In this clip, at around 1:32, Mac sings an open Eb on the word "noi".  It would have been more traditional to sing a rounder "o" and access F2-dominance (i.e. the cover).  The high G at the end is wide open.  Paradoxically, Mac, who advocates a pure vowel, avoids the open "O" of morte and "modifies" to [a] to keep F1-dominance (i.e. open sound).  So in practice, Mac is not singing a pure vowel at all.  He is simply more comfortable with the open sound.  The way singers use language is very personal.  Finding terminology that we all can understand is not always so simple.



Zancanaro, a more traditional Italian singer, has the same approach in most of the voice but at the comparable places, you will hear the Eb on "noi", 1:18, decidedly covered but with some difficulty in coordination.  The awkwardness of this covered tone is why Mac argued against it.  The high G at 3:35 is ideal and traditional. Covered without losing clarity/efficiency.

I am certainly not advocating singing the top of the voice "open" as these two great singers did, even if they were successful for a long time.  However, many singers, if not most resort to very inefficient singing in pursuit of "covering," of the illusive "giro" (turn of the voice).



Piero Cappuccilli (his performance is rushed here), considered one of the finest technicians among the great Italian baritones performs the appropriate "turn" on the Eb in question at 0:55 and a properly "turned" G at the end.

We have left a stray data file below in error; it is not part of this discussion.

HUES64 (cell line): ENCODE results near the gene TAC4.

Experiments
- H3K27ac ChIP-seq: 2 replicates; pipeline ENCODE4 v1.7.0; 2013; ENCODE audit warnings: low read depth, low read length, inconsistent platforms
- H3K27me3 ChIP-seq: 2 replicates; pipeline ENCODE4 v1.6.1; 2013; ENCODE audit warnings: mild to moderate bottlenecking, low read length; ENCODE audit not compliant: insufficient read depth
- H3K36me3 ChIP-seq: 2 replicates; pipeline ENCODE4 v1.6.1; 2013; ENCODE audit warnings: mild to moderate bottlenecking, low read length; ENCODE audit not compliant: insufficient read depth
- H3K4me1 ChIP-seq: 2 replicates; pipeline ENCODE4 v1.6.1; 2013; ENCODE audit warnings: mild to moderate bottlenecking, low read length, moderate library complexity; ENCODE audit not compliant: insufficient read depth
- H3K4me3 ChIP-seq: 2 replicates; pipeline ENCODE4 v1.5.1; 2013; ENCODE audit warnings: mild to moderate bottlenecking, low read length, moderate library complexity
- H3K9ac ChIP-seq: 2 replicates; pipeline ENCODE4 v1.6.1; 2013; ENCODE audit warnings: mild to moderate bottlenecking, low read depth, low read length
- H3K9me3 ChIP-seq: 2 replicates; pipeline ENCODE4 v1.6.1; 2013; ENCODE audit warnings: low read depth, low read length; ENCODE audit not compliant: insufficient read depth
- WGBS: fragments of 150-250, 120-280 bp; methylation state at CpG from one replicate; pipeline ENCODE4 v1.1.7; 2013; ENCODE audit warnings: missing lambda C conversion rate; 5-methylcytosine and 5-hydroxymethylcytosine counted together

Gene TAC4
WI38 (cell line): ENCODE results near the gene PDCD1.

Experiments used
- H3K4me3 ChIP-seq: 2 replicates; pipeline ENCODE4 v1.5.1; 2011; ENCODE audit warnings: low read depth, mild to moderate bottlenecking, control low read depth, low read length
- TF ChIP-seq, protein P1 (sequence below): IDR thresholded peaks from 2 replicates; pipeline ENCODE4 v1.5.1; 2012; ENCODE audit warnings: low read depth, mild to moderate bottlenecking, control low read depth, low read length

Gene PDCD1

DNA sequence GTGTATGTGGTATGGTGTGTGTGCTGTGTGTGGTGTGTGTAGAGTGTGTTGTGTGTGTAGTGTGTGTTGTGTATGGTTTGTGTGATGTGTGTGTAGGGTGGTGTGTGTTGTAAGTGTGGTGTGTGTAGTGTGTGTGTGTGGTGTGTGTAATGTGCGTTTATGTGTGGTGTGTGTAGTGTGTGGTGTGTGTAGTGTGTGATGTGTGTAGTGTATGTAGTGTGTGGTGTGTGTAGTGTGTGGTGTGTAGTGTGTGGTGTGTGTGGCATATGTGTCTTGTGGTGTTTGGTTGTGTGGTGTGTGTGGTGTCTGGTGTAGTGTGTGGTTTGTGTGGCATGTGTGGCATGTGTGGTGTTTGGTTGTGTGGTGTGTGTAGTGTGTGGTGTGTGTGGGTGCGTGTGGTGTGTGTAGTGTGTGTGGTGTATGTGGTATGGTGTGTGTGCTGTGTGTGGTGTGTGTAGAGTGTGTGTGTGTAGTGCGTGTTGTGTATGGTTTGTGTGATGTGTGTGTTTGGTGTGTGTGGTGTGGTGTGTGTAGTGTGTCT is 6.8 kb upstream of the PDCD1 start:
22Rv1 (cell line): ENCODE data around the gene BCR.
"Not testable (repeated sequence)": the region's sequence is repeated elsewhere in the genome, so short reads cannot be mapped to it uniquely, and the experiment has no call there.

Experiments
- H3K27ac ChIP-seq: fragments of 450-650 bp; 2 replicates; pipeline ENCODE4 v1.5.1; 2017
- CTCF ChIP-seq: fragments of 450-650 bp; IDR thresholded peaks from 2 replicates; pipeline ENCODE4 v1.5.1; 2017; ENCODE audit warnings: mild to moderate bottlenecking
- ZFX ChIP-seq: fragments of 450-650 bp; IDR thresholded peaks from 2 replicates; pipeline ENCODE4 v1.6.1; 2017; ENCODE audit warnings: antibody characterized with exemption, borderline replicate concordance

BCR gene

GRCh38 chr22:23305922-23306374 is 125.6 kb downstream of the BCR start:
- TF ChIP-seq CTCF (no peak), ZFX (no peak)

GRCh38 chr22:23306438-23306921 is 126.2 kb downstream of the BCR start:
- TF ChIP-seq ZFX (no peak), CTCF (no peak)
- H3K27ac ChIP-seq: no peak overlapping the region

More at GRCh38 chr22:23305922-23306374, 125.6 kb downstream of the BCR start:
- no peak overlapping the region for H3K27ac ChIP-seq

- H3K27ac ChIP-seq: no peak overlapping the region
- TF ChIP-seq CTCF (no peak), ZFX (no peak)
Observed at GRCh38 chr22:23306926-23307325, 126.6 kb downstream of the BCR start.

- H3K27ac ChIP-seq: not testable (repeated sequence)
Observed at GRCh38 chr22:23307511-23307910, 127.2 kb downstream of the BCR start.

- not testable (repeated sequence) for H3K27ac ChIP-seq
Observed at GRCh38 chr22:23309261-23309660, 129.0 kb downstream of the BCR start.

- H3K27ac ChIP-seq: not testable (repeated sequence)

First, the virtues of the open voice!  It is not possible to speak about the acoustics of the voice without observing the changes in the source tone.  Singing what seems like unmodified vowels (in the context of folds meeting completely without a medial squeeze) has the virtue of allowing the vocal folds to stretch more easily.  This stretch however does not mean that the vocal folds reduce their vertical mass.  Vocal substance can be kept even as the folds are stretched.  That is the virtue of muscular antagonism relative to phonation, and indeed what makes singers like Di Stefano and MacNeil different from the average "comprimario" (singer in a supporting role)--The great comprimari were exceptionally technically and dramatically proficient, but many sang smaller roles because they were technically deficient. Singing open and too thin was often a part of that deficiency, particularly among comprimario tenors.--




Another virtue of this open approach (again keep in mind that the voice remains substantial.  Stretched but not overly thinned out) is dynamic control.  The beautiful mezza voce at the beginning of the aria here is breathtakingly beautiful.  Other singers who had this "stretchy" (but not necessarily open) approach were Alfredo Kraus, Jussi Björling and Nicolai Gedda.